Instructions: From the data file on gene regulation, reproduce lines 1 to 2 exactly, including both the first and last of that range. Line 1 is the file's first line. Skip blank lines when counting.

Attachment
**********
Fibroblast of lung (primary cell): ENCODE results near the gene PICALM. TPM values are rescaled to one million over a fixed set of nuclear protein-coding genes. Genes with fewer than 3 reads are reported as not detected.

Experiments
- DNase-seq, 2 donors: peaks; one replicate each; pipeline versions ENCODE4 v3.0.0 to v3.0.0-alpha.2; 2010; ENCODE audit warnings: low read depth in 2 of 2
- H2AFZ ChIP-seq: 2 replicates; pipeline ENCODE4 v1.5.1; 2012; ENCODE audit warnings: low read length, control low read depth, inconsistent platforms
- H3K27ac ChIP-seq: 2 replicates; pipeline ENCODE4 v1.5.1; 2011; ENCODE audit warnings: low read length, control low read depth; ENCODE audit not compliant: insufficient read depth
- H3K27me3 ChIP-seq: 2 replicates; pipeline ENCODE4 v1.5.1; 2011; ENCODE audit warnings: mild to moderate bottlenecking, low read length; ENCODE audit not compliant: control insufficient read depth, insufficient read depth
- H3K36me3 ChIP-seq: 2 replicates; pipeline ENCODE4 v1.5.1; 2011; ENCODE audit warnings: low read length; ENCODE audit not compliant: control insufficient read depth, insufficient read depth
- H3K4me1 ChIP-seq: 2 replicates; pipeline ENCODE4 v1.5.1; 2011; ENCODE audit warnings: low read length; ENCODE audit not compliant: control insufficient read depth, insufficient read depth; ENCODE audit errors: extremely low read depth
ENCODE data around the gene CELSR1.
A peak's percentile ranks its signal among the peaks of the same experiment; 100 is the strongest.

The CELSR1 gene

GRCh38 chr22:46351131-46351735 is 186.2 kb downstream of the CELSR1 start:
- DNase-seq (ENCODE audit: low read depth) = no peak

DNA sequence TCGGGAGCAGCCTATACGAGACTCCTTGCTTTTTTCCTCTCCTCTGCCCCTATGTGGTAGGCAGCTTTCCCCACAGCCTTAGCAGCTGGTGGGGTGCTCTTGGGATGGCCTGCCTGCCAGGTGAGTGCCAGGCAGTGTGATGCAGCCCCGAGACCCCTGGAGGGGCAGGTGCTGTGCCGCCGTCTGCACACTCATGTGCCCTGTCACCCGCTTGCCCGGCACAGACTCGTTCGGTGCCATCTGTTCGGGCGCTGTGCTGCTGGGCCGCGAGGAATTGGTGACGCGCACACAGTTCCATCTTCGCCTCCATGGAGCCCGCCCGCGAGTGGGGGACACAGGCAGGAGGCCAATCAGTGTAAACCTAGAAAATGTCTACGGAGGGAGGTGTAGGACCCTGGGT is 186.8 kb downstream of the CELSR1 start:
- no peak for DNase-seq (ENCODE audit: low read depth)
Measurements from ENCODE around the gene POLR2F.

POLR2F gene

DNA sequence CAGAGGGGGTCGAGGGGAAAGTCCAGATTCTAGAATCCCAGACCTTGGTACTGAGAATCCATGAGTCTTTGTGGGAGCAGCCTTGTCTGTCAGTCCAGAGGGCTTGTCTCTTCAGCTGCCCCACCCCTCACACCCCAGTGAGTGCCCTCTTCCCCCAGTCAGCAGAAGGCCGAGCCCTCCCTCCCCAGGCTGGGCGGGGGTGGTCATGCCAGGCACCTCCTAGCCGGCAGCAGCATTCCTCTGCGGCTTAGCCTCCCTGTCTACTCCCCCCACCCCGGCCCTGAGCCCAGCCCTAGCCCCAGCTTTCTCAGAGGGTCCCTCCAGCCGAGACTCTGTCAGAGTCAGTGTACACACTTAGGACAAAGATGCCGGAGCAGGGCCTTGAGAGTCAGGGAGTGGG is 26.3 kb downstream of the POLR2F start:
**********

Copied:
Fibroblast of lung (primary cell): ENCODE results near the gene PICALM. TPM values are rescaled to one million over a fixed set of nuclear protein-coding genes. Genes with fewer than 3 reads are reported as not detected.

Experiments